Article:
Anyone who’s read this magazine over the past four years knows that one of the things we’re most interested in here at T is what an artist’s relationship is to the world around her. Is there a line between who she is as a citizen, and who she is as a creator? Is it her responsibility to explicitly address the injustices and inequalities she sees? And if so, what does “explicit” mean here? Does an artist — should an artist — possess a greater sense of moral urgency? Should she consider her work advocacy?
All of us who are artists, or whose professional lives involve the observation and chronicling of them, have asked these questions of ourselves: not just in these past few years, though, perhaps, with increasing frequency during them. In my own creative life, I prefer to come at things sideways, and yet it’s because of that approach that I find myself admiring people like LaToya Ruby Frazier. Frazier, 39, is a photographer, but really, her practice is as much about her medium as it is continuing in the tradition of her philosophical forebears — visual artists such as Rick Lowe, Joseph Beuys, Dorothea Lange, Faith Ringgold and Sue Coe; writers such as Larry Kramer, Upton Sinclair and Arundhati Roy — people who smudged the line between activism and art. Their work awakened their viewers and readers to abuses of human rights, to the stigmatization of people with AIDS, to the desperation of the poor. Their art was what they produced, but their legacy was the change they helped effect.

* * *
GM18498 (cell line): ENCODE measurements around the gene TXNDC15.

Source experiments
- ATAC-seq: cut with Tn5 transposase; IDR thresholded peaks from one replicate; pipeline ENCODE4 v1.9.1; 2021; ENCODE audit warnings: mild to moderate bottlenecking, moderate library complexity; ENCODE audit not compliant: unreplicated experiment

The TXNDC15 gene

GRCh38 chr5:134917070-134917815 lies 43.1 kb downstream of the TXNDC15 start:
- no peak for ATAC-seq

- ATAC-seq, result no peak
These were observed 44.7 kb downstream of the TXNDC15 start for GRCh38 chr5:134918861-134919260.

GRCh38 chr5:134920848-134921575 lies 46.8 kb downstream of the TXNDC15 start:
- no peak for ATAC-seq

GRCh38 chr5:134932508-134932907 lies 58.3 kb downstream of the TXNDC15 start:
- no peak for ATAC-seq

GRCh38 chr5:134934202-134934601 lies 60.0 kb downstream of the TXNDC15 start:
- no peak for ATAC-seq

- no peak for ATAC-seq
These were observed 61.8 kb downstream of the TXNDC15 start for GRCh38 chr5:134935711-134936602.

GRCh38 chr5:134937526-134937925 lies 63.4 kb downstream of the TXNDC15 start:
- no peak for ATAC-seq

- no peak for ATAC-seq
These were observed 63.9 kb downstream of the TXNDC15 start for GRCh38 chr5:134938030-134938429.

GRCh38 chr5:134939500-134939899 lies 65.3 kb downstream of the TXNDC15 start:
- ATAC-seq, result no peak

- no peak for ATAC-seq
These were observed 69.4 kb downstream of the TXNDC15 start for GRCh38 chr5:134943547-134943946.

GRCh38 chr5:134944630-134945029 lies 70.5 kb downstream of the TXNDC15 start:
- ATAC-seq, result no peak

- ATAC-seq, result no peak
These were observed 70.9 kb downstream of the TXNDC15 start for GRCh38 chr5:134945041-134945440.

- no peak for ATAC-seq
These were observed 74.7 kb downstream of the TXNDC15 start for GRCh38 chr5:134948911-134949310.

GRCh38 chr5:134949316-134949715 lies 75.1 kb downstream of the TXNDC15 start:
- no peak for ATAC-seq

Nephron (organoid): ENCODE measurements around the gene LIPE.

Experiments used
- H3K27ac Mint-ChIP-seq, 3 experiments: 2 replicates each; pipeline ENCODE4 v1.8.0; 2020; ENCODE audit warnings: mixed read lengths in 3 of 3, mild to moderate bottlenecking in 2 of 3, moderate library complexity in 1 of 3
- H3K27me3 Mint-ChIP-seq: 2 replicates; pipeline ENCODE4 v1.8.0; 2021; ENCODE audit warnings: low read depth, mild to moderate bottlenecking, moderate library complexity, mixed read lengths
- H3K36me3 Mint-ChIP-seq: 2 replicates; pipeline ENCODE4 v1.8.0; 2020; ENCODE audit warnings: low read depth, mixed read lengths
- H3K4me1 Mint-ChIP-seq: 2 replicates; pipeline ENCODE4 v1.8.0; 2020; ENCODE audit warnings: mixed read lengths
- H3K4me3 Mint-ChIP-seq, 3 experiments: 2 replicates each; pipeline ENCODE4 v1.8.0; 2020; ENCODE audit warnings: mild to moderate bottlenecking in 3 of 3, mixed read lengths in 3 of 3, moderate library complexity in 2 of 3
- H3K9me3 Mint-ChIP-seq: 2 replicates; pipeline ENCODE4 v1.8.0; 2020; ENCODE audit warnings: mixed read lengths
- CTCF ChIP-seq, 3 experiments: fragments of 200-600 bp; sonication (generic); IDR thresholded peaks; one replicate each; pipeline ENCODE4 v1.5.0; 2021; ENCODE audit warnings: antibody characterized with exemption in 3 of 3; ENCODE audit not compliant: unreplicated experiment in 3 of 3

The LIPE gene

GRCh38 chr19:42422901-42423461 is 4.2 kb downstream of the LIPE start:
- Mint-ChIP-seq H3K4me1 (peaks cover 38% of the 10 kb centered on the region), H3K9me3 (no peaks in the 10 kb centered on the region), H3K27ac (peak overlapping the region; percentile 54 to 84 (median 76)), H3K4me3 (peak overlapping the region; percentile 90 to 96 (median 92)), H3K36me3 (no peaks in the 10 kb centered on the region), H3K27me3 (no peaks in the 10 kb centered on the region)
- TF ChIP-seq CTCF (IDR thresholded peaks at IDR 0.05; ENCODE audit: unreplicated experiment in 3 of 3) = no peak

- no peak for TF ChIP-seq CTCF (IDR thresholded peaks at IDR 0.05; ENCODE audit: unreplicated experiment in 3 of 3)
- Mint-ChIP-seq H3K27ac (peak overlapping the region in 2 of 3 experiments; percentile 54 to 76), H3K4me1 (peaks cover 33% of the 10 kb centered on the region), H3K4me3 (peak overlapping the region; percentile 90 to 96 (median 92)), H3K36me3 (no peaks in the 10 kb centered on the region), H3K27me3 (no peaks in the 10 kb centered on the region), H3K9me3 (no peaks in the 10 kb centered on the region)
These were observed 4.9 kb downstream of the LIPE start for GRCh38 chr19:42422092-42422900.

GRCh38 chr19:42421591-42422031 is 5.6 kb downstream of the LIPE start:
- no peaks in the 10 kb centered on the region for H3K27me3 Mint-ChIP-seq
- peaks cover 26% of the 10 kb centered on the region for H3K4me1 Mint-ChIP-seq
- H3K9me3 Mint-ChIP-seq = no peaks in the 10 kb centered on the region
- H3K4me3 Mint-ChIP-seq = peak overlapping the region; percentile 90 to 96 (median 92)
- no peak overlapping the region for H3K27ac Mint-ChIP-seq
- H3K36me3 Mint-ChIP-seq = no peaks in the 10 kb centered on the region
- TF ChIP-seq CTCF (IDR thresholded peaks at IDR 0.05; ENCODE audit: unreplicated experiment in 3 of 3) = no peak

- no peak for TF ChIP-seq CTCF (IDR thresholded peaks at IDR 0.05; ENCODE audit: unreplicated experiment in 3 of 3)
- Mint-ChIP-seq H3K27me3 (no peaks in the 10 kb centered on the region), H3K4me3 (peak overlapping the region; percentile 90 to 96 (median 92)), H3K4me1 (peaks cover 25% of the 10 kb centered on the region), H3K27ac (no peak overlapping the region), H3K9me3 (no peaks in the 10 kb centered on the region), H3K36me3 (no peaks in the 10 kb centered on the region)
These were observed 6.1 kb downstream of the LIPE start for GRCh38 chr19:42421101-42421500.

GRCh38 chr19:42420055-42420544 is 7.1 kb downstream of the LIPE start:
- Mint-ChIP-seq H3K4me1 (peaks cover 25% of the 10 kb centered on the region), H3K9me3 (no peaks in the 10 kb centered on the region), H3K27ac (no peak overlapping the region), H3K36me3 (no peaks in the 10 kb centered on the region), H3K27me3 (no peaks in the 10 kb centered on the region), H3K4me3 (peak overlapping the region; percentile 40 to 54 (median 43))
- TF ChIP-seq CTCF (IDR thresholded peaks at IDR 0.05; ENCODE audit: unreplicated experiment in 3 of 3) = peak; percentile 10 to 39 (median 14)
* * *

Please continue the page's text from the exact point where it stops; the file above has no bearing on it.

Like them, Frazier has spent the majority of her adult life creating an increasingly ambitious body of work that chronicles the people who have been disappointed or betrayed by America: the residents of Flint, Mich., made to consume and bathe in contaminated water because of a 2014 cost-cutting measure; the autoworkers of General Motors, facing a shutdown of their Lordstown, Ohio, plant. In doing so, writes Zoë Lescaze in her profile of Frazier, she has created an “archive of humanity, one that particularly documents the courage and diversity of blue-collar workers and the consequences of the policies that condemn them to struggle.” Her work, Lescaze says, is an act of patriotism: “I am showing these dark things about America because I love my country and countrymen,” Frazier says. “When you love somebody, you tell them the truth. Even if it hurts.”
And maybe that, finally, is what an artist’s role is, no matter her medium or her message: to tell the truth. Not everyone will want to hear it — perhaps not in your lifetime; perhaps not ever. But you say it because you must. You can’t make people listen. But you can make it harder for them to turn away.